- Sarah
A Girl In Transit

Rachel April 5, 2012 at 11:07 AM  

Kris, that would be a lot to deal with, even for such a wonderful cause! And at least it's reminding you of ways you can improve - always a good thing, I think. D is so very patient and I am frequently humbled when I contrast our reactions to various situations. Not that he's perfect, of course! We both inspire the other to work on being better, I think.

Annnnd ... I think I need to pick your brain (or Joe's brain?) about this meat issue. I am not giving up meat but I'm getting to a point where if I don't find a source that is more sustainable/less cruel, I'm not sure what I'm going to do. That said, I am definitely not up for butchering in the backyard, so I would need something a little more prepared. : ) Currently researching what options I have at local farmers' markets or via shipping on dry ice, but I'm curious about your source.

Can't wait to see you Saturday!

Joe Branca April 5, 2012 at 3:52 PM  

Rachel, I would check the local farmer's markets first. I think Santa Monica and Hollywood both have some grass fed meat booths. I believe our guy even has a booth at the Hollywood one. There is also bison at the Hollywood market from a ranch up near Valencia.

The problem is price. If you buy local, pastured sustainably sourced meat by the lb at a stand, it has to be USDA approved which adds on to their cost. That's why I usually stick with ground beef for the local grass fed if I must by pre packaged, since the steaks can be pricey. Somehow this is not an issue when one actually buys the bull or part of the bull (usually not cow), you end up owning part of the animal while he's alive so the USDA Approved-costs are not a factor.

Be careful of what's labeled in the grocery markets, they can all cheat to some degree which you wouldn't know unless you can speak to the rancher directly and he/she is willing to let you visit the pasture.

That said, there are two valid online sources that will ship, and if you buy in bulk the cost isn't too bad. and are two good good sources.

Also, beyond beef, are you adverse to seafood? Shellfish is an affordable and sustainable way to get quality protein, fats, nutrients (oysters for zinc hurray!) Mark Sisson's blog has a great series on all the different shellfish options, their nutrient profiles, how important it is to source them, etc.

Lacey April 6, 2012 at 3:11 AM  

Lovely post Kris - I struggle with this as well. I can spend too much time focusing on what I perceive as the sacrifices I'm making, without considering how I can sacrifice even more. I watched The Passion of the Christ last night for Easter, and was struck with Jesus' perfect sacrifice - it inspires me. x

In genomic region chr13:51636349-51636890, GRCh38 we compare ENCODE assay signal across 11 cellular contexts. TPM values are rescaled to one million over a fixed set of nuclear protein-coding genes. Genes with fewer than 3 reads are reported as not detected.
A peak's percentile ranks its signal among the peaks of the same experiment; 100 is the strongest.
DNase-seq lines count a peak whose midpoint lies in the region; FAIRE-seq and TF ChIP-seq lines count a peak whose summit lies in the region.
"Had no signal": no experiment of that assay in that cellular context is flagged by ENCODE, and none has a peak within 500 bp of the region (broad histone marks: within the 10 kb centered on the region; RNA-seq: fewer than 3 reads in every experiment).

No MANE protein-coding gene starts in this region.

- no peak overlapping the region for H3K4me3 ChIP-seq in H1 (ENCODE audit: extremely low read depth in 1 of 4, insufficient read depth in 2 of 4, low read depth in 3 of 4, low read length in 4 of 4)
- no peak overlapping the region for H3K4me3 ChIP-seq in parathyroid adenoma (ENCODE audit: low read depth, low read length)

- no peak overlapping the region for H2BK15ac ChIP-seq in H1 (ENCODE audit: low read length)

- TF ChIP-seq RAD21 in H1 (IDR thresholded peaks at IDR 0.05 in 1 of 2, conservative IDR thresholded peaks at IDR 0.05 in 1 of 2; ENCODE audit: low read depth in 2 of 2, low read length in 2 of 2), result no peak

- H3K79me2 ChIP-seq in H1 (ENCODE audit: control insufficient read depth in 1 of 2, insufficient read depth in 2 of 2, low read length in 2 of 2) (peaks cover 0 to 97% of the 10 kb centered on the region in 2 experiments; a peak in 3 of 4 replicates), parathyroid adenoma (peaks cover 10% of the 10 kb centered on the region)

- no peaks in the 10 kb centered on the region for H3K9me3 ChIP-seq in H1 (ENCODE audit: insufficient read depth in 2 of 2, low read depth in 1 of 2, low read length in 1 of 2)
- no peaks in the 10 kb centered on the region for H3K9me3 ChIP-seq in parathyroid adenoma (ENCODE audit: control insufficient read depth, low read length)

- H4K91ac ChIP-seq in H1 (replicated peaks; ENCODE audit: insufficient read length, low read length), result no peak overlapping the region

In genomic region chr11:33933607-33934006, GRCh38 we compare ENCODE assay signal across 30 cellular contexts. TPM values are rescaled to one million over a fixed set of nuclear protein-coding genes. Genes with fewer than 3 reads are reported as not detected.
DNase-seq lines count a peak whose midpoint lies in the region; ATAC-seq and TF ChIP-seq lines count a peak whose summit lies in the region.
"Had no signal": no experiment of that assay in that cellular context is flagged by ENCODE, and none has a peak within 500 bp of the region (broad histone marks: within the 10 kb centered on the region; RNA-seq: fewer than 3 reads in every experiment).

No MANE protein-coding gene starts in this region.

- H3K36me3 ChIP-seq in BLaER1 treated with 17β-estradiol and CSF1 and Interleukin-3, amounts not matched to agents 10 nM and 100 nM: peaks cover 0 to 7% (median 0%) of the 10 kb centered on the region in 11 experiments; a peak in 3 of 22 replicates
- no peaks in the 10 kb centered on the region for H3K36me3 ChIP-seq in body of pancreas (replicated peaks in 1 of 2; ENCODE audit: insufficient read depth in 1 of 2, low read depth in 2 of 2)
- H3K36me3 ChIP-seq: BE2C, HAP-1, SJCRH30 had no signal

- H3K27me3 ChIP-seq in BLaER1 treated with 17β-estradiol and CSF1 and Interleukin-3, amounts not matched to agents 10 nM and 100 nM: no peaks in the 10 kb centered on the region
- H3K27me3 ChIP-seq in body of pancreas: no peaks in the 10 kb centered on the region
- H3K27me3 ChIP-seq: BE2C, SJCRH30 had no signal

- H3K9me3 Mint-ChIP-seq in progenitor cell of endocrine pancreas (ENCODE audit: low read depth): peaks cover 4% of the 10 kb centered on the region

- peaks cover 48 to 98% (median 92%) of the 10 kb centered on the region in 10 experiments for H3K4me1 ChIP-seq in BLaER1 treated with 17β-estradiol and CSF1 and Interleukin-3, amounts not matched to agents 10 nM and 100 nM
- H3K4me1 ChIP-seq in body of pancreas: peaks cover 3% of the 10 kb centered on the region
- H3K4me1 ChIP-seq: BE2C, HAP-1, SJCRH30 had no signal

Rachel April 6, 2012 at 1:11 PM  

Thanks, Joe! I'm making some notes from your comment. I have about 10 tabs open on my computer with different farms and options! I'm most concerned with the meat being as cruelty-free as possible and then with it being local, so I'd be okay with a meat source that is mostly grass fed with a little bit of corn feed at the finish. We don't eat meat more than a couple times a week in relatively small portions, so the expense isn't as big an issue for us and I'm planning to just dedicate a larger portion of our budget to good food.

I love seafood but have trouble feeling confident about sourcing it (with seafood I'm most concerned about environmental impact, and it seems to change every year!), so I'll check our the blog you recommend and see if I can sort it out a bit better. I end up avoiding it just because it seems complicated and I'm never sure I'm making the right choice.

I'm glad to be inching closer to feeling good about my food choices - you and Kris have been really inspirational!

Joe Branca April 10, 2012 at 4:32 PM  

Rachel - glad to hear! Good luck on your hunting and gathering. Here are a couple of links from Mark's site that give some useful info about different seafood options and the relative importance of sourcing them:

Delia June 22, 2012 at 11:52 AM  

Wow...I never knew you could buy an animal like that...very insightful! I will keep that in mind...

emily ressegue June 28, 2012 at 10:49 AM  

I so need to learn to tame my tongue too! I'm getting better but I hope to be awesome someday! ;)